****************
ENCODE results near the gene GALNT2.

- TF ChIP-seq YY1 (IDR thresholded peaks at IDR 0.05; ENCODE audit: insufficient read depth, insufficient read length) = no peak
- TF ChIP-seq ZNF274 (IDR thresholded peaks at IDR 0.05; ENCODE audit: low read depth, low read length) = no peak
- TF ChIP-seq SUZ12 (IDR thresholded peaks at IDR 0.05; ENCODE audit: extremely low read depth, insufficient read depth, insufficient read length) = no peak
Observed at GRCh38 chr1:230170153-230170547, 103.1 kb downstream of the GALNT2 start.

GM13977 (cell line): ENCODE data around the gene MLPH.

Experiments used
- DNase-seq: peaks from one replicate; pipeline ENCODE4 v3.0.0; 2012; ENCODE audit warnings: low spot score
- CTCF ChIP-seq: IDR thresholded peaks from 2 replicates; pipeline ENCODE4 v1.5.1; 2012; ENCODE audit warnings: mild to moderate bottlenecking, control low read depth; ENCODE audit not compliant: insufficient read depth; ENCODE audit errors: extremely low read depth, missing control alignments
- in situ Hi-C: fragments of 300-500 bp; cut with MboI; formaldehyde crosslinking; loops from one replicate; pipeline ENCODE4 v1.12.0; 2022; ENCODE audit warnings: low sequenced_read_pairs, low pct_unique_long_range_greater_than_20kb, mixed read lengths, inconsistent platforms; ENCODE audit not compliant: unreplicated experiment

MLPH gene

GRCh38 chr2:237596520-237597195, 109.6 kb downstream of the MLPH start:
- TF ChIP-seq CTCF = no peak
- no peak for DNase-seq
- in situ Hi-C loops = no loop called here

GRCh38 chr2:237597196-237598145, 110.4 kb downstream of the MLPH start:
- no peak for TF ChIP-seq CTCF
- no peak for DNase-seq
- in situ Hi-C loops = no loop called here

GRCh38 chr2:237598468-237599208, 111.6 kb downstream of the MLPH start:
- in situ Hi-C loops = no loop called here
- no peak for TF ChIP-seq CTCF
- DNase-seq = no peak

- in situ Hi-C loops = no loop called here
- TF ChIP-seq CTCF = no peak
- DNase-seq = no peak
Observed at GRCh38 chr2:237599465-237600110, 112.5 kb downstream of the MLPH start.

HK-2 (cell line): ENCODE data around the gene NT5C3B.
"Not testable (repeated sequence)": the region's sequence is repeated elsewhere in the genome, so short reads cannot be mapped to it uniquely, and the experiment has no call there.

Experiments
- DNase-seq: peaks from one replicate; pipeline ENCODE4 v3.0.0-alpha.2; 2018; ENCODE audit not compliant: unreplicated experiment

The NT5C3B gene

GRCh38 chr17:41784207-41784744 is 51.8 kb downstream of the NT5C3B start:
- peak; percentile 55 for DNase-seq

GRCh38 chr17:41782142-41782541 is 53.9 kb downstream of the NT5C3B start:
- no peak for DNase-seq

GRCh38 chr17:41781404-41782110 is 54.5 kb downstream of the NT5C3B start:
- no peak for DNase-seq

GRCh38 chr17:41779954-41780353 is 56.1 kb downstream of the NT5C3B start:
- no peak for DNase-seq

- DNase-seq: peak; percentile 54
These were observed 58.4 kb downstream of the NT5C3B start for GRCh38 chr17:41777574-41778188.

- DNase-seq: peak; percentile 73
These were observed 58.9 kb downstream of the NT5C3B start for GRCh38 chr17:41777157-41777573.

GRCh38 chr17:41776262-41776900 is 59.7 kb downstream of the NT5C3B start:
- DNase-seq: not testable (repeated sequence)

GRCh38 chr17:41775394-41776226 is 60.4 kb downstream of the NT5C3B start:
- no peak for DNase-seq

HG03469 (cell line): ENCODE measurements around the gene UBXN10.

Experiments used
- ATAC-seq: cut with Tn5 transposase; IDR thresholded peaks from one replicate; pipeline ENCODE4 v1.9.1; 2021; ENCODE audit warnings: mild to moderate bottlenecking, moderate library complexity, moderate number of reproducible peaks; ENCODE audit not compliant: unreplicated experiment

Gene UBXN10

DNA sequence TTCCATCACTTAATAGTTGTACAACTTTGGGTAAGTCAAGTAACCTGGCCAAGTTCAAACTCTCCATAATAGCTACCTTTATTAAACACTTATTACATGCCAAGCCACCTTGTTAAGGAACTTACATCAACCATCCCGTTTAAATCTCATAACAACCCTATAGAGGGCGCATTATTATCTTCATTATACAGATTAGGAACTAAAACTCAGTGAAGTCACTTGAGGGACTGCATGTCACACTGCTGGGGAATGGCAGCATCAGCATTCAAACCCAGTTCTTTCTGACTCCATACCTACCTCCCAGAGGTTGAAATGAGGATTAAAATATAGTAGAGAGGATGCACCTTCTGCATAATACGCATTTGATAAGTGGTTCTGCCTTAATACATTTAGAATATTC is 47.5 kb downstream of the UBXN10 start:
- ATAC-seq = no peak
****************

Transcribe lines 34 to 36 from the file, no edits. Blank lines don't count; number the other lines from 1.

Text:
- peak; percentile 55 for DNase-seq

GRCh38 chr17:41782142-41782541 is 53.9 kb downstream of the NT5C3B start:
- no peak for DNase-seq